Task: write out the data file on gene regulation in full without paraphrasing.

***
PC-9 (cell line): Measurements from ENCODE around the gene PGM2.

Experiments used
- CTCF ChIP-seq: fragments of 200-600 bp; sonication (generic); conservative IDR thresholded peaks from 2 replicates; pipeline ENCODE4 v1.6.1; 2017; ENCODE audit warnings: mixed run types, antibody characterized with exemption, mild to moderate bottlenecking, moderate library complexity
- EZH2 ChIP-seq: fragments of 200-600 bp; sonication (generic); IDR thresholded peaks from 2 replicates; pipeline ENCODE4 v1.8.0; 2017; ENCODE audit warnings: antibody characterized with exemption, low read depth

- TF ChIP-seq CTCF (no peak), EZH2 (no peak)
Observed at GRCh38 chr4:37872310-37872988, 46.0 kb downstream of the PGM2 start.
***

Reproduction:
PC-9 (cell line): Measurements from ENCODE around the gene PGM2.

Experiments used
- CTCF ChIP-seq: fragments of 200-600 bp; sonication (generic); conservative IDR thresholded peaks from 2 replicates; pipeline ENCODE4 v1.6.1; 2017; ENCODE audit warnings: mixed run types, antibody characterized with exemption, mild to moderate bottlenecking, moderate library complexity
- EZH2 ChIP-seq: fragments of 200-600 bp; sonication (generic); IDR thresholded peaks from 2 replicates; pipeline ENCODE4 v1.8.0; 2017; ENCODE audit warnings: antibody characterized with exemption, low read depth

- TF ChIP-seq CTCF (no peak), EZH2 (no peak)
Observed at GRCh38 chr4:37872310-37872988, 46.0 kb downstream of the PGM2 start.